If your worker’s compensation claim is denied by your employer or their insurance carrier, you have two years from the date of injury to file a petition for worker’s compensation benefits. 

Who Is Covered by Worker’s Compensation?

Your injuries are covered by worker’s compensation if you are an employee of the company and you are injured during the normal course of work. This means that you must have been injured while performing work duties, and you must meet the definition of employee. 

However, there are different rules for the construction industry that may allow an independent contractor or subcontractor to collect worker’s compensation benefits. If you have been in a construction accident, it is wise to consult an attorney at the beginning of the process.

What Compensation Is Available From Worker’s Comp?

Your employer is liable for paying medical expenses including physicians, surgeons, pharmacies, physical therapy, and medical supplies relating to your injury. You may also be entitled to a portion of your wages while you are unable to work.

According to Section 440.12, compensation is not allowed for the first 7 days of disability unless you are disabled for more than 21 days. During the time of your disability, you are entitled to weekly pay not to exceed 100% of the average statewide weekly wage. If you are disabled for more than 21 days, you are compensated for the entire duration of your disability, including the first 7 days.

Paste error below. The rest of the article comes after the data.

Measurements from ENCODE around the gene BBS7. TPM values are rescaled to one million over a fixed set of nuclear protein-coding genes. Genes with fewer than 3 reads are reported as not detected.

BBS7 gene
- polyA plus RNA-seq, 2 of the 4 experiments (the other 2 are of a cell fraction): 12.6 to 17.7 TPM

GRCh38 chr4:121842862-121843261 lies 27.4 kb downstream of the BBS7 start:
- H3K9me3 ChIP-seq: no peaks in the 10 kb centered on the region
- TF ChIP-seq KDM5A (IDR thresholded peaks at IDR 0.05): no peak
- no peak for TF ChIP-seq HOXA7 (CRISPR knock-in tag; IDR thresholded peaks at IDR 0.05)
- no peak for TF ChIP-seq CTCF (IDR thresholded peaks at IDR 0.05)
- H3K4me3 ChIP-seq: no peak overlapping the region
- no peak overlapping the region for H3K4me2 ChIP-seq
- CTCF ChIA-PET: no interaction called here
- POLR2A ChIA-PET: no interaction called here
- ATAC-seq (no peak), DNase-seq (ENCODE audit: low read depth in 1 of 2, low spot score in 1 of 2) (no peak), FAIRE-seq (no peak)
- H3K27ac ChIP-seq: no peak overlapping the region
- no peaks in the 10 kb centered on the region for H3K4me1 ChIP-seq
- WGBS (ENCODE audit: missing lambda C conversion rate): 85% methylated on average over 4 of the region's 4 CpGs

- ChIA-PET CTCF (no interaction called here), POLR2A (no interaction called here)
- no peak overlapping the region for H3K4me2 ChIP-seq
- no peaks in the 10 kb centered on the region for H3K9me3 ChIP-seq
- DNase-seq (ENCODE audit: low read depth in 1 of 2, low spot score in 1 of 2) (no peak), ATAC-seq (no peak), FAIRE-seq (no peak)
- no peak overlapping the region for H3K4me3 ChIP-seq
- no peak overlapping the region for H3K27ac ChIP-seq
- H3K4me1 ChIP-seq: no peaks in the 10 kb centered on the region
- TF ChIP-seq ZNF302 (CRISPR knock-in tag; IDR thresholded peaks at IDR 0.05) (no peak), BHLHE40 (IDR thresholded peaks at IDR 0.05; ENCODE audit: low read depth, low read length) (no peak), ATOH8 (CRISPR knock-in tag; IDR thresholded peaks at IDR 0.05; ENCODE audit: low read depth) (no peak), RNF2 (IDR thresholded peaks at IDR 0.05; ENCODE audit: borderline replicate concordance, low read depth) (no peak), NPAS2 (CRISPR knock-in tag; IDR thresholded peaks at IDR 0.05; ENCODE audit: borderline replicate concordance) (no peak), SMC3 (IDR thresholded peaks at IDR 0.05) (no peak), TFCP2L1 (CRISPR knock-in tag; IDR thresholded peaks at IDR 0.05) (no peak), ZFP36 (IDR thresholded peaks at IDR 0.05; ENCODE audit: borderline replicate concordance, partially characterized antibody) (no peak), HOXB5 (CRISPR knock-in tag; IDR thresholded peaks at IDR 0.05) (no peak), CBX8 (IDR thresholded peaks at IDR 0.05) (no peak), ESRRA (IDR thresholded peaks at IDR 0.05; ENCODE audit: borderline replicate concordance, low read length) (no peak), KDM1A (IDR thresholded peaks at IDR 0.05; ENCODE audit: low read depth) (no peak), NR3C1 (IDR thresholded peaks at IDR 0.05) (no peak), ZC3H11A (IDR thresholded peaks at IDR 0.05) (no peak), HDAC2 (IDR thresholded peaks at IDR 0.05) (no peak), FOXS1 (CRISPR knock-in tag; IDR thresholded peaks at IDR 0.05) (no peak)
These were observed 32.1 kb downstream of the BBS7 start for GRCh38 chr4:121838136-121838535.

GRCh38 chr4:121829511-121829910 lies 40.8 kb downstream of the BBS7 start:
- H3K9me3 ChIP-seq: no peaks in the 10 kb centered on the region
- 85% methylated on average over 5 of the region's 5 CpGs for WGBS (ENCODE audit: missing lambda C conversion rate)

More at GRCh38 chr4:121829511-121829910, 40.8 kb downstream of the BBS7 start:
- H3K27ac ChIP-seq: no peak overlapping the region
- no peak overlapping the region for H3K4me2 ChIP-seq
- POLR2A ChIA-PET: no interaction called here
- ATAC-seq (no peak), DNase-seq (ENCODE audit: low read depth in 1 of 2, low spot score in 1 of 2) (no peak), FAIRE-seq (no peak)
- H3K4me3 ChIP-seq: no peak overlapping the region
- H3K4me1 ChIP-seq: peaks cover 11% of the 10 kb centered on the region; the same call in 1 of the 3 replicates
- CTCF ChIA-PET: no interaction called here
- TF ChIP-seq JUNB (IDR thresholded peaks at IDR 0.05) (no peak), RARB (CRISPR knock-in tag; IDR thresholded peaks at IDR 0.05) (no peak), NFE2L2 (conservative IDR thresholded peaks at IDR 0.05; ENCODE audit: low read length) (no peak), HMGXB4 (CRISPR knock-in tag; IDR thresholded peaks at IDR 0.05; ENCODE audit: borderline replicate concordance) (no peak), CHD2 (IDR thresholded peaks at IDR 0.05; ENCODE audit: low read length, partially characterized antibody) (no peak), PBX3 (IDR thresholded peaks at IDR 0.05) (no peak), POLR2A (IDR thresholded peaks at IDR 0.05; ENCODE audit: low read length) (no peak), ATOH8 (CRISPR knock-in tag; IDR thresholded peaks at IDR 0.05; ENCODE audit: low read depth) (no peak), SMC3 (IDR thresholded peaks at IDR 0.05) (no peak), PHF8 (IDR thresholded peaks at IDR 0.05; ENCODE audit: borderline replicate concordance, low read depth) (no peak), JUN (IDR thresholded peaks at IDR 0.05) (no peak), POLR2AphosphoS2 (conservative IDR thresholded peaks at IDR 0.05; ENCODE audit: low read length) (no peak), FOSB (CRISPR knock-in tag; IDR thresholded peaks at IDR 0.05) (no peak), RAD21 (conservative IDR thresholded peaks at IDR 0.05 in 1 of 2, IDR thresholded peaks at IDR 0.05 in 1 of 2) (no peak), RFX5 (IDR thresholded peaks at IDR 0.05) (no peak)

What Can Decrease Compensation in Workers’ Comp?

There are a few instances in which compensation may be decreased, outlined in Section 440.09 of the Florida Worker’s Compensation Law. If the injury involves a preexisting condition, the employer is only required to pay to the extent that the work activities caused the injury. 

Likewise, compensation is decreased by 25% if you refused to use safety equipment or follow safety procedures when you were injured. 

Worker’s Compensation and Medical Marijuana

Florida’s Worker’s Compensation Law prohibits employees from getting worker’s compensation benefits if they are under the influence at the time of the accident. This is determined by a drug test, which may show positive for THC if you use medical marijuana even if you were not under the influence at the time of the injury.

It is important for medical marijuana users to know that the law allows for payment of worker’s compensation benefits if it can be shown that any impairment of the employee was not a contributing factor to the accident. For example, if you are struck by a forklift driven by someone else, your impairment or lack thereof has nothing to do with the cause of the accident. In this case, you could still be entitled to worker’s compensation benefits, but you may need an attorney to fight for you.

Have You Been Injured in a Workplace Accident?

Florida Worker’s Compensation Law is vast and complex, and it is important that you understand all of your rights and responsibilities under the act. This guide should give you some idea of whether or not you need to consult with an attorney. 
If you have been injured on the job and you are concerned about getting your worker’s compensation benefits, contact us today at (904) 356-6071 for a free consultation. Some worker’s compensation cases are more complex than others, and it is wise to consult an attorney early in the process.